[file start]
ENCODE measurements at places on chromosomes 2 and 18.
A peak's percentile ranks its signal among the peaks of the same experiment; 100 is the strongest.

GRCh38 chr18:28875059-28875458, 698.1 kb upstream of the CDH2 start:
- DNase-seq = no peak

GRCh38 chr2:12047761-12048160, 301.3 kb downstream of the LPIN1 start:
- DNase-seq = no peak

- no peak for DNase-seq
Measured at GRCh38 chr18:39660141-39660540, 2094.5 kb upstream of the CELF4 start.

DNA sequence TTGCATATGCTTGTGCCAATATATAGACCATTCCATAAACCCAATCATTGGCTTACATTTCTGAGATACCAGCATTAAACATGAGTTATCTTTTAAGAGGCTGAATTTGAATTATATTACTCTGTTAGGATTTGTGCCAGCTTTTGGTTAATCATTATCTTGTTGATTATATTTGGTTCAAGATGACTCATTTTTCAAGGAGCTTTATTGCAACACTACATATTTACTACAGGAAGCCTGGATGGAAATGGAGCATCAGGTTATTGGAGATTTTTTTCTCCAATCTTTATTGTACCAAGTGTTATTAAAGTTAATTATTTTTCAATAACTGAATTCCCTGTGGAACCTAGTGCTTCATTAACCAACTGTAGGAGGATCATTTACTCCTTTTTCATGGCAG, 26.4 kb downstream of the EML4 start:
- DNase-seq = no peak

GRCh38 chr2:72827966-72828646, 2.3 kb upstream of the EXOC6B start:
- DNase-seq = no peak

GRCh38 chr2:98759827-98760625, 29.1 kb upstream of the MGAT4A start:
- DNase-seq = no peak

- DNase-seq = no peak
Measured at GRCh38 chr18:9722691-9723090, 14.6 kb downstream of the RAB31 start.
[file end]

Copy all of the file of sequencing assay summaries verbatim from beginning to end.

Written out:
ENCODE measurements at places on chromosomes 2 and 18.
A peak's percentile ranks its signal among the peaks of the same experiment; 100 is the strongest.

GRCh38 chr18:28875059-28875458, 698.1 kb upstream of the CDH2 start:
- DNase-seq = no peak

GRCh38 chr2:12047761-12048160, 301.3 kb downstream of the LPIN1 start:
- DNase-seq = no peak

- no peak for DNase-seq
Measured at GRCh38 chr18:39660141-39660540, 2094.5 kb upstream of the CELF4 start.

DNA sequence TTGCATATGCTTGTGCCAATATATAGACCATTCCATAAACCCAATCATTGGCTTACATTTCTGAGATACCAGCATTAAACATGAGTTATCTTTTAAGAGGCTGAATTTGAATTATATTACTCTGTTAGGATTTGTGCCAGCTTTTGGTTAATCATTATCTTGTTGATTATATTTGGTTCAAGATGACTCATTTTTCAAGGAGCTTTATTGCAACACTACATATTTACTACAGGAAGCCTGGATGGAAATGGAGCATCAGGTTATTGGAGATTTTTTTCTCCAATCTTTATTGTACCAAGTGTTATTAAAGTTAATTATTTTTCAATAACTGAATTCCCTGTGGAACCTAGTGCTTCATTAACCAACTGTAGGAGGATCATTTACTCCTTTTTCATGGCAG, 26.4 kb downstream of the EML4 start:
- DNase-seq = no peak

GRCh38 chr2:72827966-72828646, 2.3 kb upstream of the EXOC6B start:
- DNase-seq = no peak

GRCh38 chr2:98759827-98760625, 29.1 kb upstream of the MGAT4A start:
- DNase-seq = no peak

- DNase-seq = no peak
Measured at GRCh38 chr18:9722691-9723090, 14.6 kb downstream of the RAB31 start.